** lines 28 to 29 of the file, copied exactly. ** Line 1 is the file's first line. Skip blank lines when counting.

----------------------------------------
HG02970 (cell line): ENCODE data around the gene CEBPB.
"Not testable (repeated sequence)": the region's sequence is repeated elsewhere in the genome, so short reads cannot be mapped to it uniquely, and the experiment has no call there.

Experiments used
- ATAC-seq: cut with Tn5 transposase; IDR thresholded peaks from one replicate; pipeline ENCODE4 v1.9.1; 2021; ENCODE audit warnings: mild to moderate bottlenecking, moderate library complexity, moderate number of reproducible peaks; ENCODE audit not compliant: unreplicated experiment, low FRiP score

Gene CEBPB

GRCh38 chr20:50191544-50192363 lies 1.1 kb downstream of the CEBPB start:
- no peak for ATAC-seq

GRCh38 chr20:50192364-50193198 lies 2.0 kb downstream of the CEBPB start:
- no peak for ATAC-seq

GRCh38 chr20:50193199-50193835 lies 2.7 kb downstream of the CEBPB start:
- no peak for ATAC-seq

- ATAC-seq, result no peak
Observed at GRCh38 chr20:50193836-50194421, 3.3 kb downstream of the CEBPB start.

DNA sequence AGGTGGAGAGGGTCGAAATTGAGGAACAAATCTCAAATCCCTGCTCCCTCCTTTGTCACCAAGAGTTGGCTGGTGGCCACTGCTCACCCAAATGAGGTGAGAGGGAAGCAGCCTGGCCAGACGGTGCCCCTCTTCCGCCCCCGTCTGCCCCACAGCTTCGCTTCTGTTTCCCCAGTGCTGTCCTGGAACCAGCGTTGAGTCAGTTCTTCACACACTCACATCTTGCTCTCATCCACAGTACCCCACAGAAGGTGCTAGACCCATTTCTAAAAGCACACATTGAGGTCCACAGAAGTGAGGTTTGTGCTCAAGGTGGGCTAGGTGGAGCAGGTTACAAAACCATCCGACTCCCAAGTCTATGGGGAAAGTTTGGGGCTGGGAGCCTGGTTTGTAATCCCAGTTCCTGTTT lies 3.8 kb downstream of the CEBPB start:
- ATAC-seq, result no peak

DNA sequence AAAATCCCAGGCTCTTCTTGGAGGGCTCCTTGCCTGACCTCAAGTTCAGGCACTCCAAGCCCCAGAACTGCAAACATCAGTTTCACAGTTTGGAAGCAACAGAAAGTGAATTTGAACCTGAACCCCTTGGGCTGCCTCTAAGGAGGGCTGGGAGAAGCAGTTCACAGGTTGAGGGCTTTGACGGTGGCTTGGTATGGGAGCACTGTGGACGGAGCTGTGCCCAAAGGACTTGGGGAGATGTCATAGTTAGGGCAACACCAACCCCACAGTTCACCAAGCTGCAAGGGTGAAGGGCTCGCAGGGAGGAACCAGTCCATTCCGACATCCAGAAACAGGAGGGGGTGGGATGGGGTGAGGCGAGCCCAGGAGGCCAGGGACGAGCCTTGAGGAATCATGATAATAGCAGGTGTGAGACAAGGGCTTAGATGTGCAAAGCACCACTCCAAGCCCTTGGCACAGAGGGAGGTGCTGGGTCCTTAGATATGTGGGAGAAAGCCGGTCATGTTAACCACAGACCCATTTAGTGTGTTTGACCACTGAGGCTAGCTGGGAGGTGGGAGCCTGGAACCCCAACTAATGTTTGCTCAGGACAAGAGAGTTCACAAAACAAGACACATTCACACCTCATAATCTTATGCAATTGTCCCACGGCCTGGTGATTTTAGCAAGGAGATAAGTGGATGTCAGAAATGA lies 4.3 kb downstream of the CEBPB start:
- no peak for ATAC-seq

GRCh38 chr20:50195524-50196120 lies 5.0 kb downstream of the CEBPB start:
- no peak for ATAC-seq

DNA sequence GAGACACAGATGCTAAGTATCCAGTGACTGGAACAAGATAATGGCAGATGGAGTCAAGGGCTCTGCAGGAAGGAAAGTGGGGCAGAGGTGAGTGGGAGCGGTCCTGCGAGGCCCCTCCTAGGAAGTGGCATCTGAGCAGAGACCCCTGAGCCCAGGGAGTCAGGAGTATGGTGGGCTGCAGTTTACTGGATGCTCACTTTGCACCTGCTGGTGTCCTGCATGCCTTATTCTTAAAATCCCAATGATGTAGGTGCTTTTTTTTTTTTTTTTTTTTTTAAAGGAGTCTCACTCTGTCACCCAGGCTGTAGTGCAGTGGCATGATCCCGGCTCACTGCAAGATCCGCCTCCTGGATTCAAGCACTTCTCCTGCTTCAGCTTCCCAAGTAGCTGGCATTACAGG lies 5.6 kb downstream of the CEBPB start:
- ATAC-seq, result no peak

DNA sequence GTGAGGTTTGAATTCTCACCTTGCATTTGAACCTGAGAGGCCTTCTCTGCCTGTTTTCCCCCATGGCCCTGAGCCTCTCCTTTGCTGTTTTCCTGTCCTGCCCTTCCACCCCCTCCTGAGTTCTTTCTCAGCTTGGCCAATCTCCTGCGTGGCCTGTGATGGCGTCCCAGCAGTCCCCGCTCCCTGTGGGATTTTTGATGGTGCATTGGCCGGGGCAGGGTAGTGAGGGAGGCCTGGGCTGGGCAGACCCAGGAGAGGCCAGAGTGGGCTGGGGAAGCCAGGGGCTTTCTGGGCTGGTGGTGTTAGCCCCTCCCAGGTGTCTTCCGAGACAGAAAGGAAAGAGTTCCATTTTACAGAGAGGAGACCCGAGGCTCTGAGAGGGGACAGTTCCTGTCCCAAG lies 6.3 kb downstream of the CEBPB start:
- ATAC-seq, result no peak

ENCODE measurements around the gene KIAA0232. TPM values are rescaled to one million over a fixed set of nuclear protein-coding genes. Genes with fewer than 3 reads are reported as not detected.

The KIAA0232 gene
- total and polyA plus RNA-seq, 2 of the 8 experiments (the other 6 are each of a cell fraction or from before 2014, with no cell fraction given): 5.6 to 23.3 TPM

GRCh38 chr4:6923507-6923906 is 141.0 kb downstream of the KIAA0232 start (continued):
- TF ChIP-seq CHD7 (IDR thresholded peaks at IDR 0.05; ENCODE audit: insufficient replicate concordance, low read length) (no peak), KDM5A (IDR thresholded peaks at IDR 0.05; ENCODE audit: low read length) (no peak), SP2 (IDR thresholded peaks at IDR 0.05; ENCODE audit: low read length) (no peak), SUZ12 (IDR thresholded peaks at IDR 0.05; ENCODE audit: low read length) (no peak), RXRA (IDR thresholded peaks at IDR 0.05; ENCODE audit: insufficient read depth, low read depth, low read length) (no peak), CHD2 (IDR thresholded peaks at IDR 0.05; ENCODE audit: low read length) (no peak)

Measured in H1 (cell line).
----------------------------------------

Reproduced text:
- TF ChIP-seq CHD7 (IDR thresholded peaks at IDR 0.05; ENCODE audit: insufficient replicate concordance, low read length) (no peak), KDM5A (IDR thresholded peaks at IDR 0.05; ENCODE audit: low read length) (no peak), SP2 (IDR thresholded peaks at IDR 0.05; ENCODE audit: low read length) (no peak), SUZ12 (IDR thresholded peaks at IDR 0.05; ENCODE audit: low read length) (no peak), RXRA (IDR thresholded peaks at IDR 0.05; ENCODE audit: insufficient read depth, low read depth, low read length) (no peak), CHD2 (IDR thresholded peaks at IDR 0.05; ENCODE audit: low read length) (no peak)

Measured in H1 (cell line).